Ty Autry and Brian Jordan in “The Most Fabulous Story Ever Told.”

By Manning Harris

Out Front Theatre is presenting Paul Rudnick’s “The Most Fabulous Story Ever Told,” directed by Paul Conroy, running through May 14.

It’s not every Atlanta show that gets coverage in The New York Times before it even opens, but that’s what happened here: “An Atlanta Theater Faces Criticism for Gay Versions of Bible Stories” was the title of the April 17 article in the Times. It seems an out-of-town conservative group started circulating petitions that got thousands of signatures. Out Front has received a barrage of emails and phone calls.

There’s a wry, old showbiz maxim that says “there’s no such thing as bad publicity.” And that’s proven true with “Fabulous Story”: Its opening night was a sellout, and if you have an interest in seeing it, I’d get tickets fast.

But there’s no attempt to proselytize, subvert, convert, or blaspheme. Yes, there is some strong language and a bit of nudity. If that offends you, don’t go.

I found it a whimsical, provocative, delightful metaphysical comedy. Rudnick is the author of the 1993 gay comedy called “Jeffrey,” which had a long Off Broadway run; Actor’s Express performed it in 1995. In it, a character named Father Dan said, “There is only one real blasphemy—the refusal of joy.” This sentiment is echoed in “The Most Fabulous Story Ever Told.”

Out Front has a statement of purpose that says the company “was established to tell stories of the LGBT experience and community.” The company is rapidly gaining strength and depth; last fall’s “Priscilla, Queen of the Desert” was a lot of fun, but the script and acting in “The Most Fabulous Story” has taken a quantum leap, which I find very exciting.
The take-off point of the play is the Biblical story of Adam and Eve. Some time ago, when gay marriage was being debated everywhere, a conservative minister said, “God created Adam and Eve, not Adam and Steve.”

Playwright Rudnick, one of the wittiest writers around, decided to take up the challenge, as it were: The show begins in the Garden of Eden with, you guessed it, Adam and Steve (Ty Autry and Brian Jordan). Both of these actors have enormous charm and are huge assets to the evening.

The show actually starts with the Stage Manager, headset and prompt book in tow, saying “House to half, go. House out and pre-set, go. Creation of the world, go.” She’s either God or thinks she is. Is that blasphemous? I don’t think so. Whimsical and arresting, yes.
Before long Jane (Ellie Styron) and Mabel (Jenni McCarthy), both lesbians, show up. They seem to think they were there first; thus the battle of the sexes begins, in a quaint, amusing way. Ms. Styron and Ms. McCarthy are excellent and get even stronger and more complex as the play continues.

This quartet survives for centuries; they spend time on the Ark and in bondage in Egypt (ruled by an extremely flamboyant Pharaoh). They are joined by a fascinating group of humans played by Actors 1, 2, 3, and 4 (Jess McGuire, Alex Burcar, Davin Grindstaff, and Rachel Garbus), all of whom play multiple roles, very well indeed. The first act ends with an unconventional Nativity scene.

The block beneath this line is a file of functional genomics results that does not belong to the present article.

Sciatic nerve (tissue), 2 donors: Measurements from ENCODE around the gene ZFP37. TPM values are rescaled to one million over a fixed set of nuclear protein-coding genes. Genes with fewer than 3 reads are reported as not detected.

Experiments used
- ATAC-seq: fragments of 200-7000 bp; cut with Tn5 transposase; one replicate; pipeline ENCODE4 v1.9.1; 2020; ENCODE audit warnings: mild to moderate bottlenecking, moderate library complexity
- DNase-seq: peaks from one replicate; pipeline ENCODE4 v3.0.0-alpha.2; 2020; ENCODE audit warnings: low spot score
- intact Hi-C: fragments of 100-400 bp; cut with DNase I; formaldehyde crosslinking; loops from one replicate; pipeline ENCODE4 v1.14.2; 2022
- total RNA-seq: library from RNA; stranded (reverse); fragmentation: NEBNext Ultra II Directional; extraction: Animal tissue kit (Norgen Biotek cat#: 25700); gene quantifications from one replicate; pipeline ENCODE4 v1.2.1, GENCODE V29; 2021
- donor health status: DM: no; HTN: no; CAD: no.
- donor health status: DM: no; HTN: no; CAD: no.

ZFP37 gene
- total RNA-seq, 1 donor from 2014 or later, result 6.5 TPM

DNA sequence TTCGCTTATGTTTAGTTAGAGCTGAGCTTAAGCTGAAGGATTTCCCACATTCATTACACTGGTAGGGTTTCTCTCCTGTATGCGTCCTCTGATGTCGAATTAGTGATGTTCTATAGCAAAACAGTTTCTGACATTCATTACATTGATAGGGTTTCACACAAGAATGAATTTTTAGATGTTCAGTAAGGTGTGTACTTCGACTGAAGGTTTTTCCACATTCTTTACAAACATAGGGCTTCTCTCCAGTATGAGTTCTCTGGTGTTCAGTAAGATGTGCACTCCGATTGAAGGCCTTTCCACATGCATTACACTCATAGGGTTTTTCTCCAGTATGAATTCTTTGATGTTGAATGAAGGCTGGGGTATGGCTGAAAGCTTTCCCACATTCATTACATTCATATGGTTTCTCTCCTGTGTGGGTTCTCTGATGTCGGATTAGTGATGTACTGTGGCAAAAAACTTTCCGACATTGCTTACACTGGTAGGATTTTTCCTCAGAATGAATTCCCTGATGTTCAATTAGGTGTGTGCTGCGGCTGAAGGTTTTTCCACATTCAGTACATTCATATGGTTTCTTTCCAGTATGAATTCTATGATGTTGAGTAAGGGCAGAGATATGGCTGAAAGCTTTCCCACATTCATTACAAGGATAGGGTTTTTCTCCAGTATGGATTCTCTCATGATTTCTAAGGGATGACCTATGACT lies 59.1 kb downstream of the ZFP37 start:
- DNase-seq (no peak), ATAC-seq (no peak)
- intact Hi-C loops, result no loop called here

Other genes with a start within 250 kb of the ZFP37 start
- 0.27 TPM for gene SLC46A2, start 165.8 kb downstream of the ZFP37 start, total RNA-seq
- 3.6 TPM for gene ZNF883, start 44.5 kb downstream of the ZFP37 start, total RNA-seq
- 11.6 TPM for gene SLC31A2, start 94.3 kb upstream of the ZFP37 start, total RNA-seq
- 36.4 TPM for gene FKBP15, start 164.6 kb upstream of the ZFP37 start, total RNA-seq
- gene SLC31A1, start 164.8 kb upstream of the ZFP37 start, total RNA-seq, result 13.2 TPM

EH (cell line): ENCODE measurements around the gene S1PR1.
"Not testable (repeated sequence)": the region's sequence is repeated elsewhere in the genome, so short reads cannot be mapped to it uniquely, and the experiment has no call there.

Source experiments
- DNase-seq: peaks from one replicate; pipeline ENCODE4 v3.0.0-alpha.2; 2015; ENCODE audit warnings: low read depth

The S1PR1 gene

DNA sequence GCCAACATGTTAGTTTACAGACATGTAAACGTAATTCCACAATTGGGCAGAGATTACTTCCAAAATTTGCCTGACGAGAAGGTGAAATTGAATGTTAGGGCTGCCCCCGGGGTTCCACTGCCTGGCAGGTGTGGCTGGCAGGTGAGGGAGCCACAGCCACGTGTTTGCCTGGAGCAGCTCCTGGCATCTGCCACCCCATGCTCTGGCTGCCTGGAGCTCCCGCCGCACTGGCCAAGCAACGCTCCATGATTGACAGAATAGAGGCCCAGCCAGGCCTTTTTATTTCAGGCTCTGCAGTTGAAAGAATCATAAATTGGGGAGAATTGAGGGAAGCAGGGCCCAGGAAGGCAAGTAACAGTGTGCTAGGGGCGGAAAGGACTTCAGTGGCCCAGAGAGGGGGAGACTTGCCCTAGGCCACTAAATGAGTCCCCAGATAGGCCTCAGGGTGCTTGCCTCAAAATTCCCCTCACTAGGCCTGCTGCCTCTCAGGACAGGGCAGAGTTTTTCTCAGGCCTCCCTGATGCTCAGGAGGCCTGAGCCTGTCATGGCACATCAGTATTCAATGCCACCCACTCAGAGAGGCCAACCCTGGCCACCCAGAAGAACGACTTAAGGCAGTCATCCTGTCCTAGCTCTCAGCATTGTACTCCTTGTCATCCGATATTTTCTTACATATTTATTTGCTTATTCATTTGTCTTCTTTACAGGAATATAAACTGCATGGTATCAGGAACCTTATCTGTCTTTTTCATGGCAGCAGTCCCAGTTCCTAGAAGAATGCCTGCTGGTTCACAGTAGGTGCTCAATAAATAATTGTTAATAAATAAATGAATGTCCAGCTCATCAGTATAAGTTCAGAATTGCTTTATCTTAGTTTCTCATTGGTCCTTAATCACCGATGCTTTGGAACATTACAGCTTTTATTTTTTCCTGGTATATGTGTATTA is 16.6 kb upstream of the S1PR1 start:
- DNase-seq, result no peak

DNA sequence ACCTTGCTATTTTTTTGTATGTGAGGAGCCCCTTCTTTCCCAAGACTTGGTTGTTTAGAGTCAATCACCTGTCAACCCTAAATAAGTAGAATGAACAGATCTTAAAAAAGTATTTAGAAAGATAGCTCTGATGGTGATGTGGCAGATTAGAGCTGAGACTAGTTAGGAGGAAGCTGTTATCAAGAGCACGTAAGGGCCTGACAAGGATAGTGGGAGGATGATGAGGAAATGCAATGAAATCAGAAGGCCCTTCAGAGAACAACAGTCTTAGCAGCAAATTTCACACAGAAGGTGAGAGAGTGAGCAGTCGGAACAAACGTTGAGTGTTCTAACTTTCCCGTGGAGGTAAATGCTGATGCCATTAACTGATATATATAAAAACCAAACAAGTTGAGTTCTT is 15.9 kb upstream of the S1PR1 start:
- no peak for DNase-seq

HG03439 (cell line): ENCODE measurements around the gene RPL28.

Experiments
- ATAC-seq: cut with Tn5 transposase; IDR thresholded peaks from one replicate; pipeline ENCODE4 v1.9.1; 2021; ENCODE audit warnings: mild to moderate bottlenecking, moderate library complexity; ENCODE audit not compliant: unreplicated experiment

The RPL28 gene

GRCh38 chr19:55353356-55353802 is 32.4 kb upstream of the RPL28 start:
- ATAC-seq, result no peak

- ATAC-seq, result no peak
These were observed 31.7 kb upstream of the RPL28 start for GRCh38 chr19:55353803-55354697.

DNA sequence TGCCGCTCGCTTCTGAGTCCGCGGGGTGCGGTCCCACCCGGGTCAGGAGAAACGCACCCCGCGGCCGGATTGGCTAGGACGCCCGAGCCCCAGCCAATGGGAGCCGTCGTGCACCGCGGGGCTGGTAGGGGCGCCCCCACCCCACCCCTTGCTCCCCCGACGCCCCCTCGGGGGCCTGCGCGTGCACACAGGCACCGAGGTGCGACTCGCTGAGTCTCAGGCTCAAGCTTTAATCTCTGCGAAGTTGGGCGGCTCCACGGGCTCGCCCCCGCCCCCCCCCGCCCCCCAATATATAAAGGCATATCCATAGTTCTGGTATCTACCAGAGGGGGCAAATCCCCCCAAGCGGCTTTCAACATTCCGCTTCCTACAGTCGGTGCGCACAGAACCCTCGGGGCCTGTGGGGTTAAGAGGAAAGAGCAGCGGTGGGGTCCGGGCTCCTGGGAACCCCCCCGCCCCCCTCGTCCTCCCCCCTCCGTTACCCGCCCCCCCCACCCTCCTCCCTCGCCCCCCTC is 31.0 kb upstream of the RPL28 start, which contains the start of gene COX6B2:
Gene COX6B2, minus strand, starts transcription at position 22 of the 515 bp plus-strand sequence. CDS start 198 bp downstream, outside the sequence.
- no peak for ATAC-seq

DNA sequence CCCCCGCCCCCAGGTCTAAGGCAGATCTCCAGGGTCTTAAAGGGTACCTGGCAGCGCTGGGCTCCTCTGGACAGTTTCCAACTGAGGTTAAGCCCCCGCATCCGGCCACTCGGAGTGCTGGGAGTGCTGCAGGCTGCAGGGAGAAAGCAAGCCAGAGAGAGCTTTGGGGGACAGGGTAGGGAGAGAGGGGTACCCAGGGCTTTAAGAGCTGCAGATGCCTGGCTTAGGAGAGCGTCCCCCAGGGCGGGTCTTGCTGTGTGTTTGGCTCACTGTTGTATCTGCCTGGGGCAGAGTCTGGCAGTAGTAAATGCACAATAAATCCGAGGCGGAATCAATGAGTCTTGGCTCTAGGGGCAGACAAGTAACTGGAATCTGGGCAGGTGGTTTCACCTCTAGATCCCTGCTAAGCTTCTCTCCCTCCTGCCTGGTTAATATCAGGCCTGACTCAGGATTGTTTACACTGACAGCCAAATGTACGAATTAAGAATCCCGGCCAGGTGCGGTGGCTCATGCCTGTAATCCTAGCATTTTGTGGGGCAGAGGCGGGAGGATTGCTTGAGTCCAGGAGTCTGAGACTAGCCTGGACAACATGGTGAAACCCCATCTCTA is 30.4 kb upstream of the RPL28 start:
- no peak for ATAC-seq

All through the play, Rudnick slyly infuses his work with spiritual questions, such as who are we, why are we here, why is there infidelity, what’s the meaning of life—you know, the usual suspects. He brings a gentle, almost reverential tone to the piece that his (at times) outrageous comedy cannot hide.

As good as Act I is, Act II soon surpasses it in powerhouse comedy and a quite gripping view of life and love in—wait for it—modern day Manhattan. All of a sudden Jane (the most masculine of the original four) is pregnant, and Mabel has brought in a wheelchair-bound lesbian rabbi to marry the women. Steve is HIV positive; and that’s all the plot you get.
The level of acting Director Conroy gets from this cast is remarkable, and by the end lifts the audience out of their seats. There is an esprit de corps (I don’t know what else to call it) in this cast that is quite palpable and totally engaging.

The only thing I find mildly annoying is that I can’t give “Actors 1, 2, 3, 4” the individual credit I’d like because the program does not list the specific characters they play; and I don’t know their names yet. But their photos hang in the foyer (not the program), and you can make the happy discovery yourself.

I think the pre-show controversy is quite unwarranted in this post-truth world; actor Rachel Garbus says she “believes in the mission of making life more fabulous.” So does the playwright. If that’s blasphemy, bring it on.

For tickets and information, visit outfronttheatre.com.

Collin Kelley

Collin Kelley has been the editor of Atlanta Intown for two decades and has been a journalist and freelance writer for 35 years. He’s also an award-winning poet and novelist.

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